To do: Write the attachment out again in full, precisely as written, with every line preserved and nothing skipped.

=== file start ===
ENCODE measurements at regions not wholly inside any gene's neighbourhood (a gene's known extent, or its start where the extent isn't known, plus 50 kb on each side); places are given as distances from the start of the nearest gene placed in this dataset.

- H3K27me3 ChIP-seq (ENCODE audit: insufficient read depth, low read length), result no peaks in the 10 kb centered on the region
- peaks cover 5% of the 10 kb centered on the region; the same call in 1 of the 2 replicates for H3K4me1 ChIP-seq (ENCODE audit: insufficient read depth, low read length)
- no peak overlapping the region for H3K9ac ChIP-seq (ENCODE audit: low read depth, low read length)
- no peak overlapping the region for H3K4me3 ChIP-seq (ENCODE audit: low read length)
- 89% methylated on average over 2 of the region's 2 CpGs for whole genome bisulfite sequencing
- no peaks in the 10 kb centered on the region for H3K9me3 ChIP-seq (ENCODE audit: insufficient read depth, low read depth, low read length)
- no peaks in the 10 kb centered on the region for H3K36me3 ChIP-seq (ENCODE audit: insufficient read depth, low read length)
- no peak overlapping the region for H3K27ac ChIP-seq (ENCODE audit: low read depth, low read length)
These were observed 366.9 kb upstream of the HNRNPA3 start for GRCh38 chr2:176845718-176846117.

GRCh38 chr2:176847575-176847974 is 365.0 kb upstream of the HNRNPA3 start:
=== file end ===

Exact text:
ENCODE measurements at regions not wholly inside any gene's neighbourhood (a gene's known extent, or its start where the extent isn't known, plus 50 kb on each side); places are given as distances from the start of the nearest gene placed in this dataset.

- H3K27me3 ChIP-seq (ENCODE audit: insufficient read depth, low read length), result no peaks in the 10 kb centered on the region
- peaks cover 5% of the 10 kb centered on the region; the same call in 1 of the 2 replicates for H3K4me1 ChIP-seq (ENCODE audit: insufficient read depth, low read length)
- no peak overlapping the region for H3K9ac ChIP-seq (ENCODE audit: low read depth, low read length)
- no peak overlapping the region for H3K4me3 ChIP-seq (ENCODE audit: low read length)
- 89% methylated on average over 2 of the region's 2 CpGs for whole genome bisulfite sequencing
- no peaks in the 10 kb centered on the region for H3K9me3 ChIP-seq (ENCODE audit: insufficient read depth, low read depth, low read length)
- no peaks in the 10 kb centered on the region for H3K36me3 ChIP-seq (ENCODE audit: insufficient read depth, low read length)
- no peak overlapping the region for H3K27ac ChIP-seq (ENCODE audit: low read depth, low read length)
These were observed 366.9 kb upstream of the HNRNPA3 start for GRCh38 chr2:176845718-176846117.

GRCh38 chr2:176847575-176847974 is 365.0 kb upstream of the HNRNPA3 start: